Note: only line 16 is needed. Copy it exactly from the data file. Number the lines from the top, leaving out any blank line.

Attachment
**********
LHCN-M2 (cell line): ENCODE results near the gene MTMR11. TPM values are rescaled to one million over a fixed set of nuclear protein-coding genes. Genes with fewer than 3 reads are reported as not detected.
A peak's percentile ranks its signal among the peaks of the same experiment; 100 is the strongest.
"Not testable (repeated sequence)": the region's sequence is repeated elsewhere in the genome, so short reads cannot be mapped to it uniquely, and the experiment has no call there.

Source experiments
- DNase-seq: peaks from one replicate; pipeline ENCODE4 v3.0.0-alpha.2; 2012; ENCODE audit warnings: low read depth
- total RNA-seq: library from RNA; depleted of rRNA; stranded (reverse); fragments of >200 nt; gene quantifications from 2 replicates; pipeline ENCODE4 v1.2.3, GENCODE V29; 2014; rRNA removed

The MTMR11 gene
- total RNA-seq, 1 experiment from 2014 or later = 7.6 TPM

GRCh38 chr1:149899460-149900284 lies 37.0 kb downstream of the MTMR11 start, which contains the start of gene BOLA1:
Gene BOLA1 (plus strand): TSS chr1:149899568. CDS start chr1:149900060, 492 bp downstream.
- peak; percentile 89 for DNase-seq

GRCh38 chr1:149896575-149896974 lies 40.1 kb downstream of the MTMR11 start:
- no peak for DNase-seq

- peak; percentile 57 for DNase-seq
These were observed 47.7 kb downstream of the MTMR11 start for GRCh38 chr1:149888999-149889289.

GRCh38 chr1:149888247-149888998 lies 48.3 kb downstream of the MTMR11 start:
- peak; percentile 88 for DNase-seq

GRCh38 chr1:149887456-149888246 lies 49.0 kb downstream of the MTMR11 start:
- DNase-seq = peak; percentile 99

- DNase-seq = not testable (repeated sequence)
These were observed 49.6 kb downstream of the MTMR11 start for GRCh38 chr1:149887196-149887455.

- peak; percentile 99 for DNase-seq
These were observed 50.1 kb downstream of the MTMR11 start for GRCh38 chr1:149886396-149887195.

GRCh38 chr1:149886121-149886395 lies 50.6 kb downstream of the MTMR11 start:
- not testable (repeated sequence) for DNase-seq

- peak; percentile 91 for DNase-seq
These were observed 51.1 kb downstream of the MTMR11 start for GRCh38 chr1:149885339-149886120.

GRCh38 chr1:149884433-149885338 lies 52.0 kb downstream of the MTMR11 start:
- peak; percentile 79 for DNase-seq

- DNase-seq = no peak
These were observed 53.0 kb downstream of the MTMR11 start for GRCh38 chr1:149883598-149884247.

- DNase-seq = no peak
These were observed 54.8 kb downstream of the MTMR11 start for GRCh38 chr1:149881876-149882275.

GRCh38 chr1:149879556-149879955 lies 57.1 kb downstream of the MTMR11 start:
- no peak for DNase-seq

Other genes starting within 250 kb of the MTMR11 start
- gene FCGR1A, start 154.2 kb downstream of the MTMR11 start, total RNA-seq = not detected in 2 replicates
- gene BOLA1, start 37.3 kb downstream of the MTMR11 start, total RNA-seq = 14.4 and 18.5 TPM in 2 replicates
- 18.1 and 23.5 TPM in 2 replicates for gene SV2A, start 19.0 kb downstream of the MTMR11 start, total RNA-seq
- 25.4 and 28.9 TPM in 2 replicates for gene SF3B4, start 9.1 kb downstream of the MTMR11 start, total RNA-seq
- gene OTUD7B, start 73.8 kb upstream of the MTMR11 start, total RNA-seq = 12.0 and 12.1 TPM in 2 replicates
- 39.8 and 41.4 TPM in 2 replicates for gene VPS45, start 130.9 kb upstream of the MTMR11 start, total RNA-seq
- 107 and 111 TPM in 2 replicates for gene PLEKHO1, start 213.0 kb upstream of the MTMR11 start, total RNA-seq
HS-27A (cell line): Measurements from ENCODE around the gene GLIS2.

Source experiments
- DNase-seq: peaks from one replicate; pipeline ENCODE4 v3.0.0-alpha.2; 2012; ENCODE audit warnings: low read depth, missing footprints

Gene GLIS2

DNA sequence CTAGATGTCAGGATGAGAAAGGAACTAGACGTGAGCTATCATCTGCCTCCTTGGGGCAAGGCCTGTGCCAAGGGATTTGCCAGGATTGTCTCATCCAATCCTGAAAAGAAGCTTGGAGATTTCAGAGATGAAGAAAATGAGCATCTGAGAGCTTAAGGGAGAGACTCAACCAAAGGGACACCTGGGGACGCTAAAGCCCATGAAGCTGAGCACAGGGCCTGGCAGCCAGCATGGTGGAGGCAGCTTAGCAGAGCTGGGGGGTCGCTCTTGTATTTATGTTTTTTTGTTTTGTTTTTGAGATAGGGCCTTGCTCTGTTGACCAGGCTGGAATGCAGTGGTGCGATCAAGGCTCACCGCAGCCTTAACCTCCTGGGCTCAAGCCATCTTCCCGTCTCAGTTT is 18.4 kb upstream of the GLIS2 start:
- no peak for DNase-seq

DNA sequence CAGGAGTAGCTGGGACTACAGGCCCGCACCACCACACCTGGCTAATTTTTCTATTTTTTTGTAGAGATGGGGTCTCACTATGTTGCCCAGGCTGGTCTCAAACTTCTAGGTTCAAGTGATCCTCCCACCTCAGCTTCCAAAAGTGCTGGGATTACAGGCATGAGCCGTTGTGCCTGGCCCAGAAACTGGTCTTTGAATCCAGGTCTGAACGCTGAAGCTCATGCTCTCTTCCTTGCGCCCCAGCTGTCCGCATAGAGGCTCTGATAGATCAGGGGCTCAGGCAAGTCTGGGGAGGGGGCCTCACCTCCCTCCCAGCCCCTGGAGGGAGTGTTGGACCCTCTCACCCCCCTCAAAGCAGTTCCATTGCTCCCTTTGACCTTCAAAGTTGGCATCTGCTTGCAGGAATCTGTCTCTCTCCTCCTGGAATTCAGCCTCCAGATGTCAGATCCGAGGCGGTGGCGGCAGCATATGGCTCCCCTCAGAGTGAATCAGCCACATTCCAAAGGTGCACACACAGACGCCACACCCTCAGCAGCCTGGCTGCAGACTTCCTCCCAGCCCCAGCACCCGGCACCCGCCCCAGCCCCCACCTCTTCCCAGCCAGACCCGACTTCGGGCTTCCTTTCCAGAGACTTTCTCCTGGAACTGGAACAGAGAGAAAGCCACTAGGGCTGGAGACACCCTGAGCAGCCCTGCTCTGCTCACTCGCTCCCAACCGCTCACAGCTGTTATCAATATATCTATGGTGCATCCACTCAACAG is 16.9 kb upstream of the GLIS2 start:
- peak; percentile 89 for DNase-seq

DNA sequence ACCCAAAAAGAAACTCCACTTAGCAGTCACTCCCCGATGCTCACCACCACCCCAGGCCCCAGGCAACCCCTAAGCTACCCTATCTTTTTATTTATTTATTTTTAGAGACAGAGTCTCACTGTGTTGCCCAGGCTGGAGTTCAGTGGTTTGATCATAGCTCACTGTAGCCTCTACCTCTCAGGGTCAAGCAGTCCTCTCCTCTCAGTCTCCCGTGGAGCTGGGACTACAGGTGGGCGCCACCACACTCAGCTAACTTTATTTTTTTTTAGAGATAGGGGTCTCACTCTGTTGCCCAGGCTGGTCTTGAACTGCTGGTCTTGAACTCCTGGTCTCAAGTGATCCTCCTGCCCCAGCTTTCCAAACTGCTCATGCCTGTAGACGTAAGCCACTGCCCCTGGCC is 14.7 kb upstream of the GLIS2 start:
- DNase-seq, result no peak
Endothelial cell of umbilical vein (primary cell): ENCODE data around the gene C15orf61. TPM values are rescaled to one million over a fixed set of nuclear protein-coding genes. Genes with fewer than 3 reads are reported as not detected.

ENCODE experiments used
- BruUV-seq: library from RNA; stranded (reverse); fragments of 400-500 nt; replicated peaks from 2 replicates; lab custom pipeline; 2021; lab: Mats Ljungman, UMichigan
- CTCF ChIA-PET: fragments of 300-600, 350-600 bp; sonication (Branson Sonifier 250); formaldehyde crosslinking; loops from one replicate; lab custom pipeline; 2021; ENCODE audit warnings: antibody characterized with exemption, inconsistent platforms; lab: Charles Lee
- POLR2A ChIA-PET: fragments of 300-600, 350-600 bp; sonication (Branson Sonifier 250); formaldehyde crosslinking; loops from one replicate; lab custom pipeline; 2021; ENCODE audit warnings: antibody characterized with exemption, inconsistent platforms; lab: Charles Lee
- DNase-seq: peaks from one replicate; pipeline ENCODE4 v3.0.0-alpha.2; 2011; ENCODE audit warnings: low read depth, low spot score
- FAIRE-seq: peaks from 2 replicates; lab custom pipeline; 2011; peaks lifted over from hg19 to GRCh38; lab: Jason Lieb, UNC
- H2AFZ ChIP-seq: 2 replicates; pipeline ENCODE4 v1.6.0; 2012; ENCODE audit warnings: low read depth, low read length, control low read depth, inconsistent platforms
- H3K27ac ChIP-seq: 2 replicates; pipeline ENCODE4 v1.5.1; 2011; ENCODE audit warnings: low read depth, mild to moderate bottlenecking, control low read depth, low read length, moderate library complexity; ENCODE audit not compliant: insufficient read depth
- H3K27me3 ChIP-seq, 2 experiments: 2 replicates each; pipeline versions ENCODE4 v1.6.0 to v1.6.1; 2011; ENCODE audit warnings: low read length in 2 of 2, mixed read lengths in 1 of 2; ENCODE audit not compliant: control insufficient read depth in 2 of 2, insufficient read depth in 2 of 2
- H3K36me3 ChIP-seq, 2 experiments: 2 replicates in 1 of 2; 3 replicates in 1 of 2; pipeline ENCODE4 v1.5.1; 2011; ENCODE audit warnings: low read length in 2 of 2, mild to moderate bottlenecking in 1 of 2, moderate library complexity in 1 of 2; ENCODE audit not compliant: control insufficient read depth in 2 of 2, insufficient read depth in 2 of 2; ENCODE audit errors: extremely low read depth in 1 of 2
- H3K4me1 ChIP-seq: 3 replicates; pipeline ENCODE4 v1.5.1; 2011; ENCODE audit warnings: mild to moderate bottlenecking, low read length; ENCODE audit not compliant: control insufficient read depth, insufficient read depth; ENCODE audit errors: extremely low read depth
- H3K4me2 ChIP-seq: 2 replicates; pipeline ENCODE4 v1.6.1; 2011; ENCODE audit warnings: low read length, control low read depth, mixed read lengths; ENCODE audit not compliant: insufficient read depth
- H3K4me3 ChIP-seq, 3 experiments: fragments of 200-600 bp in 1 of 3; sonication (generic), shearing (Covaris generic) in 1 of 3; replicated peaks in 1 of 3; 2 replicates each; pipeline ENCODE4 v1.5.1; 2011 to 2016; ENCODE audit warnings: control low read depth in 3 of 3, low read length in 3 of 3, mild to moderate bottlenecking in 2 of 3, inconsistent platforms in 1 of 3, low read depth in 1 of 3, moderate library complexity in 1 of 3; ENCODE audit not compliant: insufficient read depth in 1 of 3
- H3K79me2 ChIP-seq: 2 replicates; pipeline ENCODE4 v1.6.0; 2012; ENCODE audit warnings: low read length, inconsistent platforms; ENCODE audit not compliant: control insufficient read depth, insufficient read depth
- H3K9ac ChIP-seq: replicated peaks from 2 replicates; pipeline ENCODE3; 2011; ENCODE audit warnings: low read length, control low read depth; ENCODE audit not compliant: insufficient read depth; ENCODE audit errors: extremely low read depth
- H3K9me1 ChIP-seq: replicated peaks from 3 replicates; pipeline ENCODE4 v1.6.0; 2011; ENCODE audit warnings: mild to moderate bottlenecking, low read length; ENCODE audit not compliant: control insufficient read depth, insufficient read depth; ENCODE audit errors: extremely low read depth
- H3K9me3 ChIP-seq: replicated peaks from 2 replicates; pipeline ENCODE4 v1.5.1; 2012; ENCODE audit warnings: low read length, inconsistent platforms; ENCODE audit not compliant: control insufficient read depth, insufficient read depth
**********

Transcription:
GRCh38 chr1:149888247-149888998 lies 48.3 kb downstream of the MTMR11 start: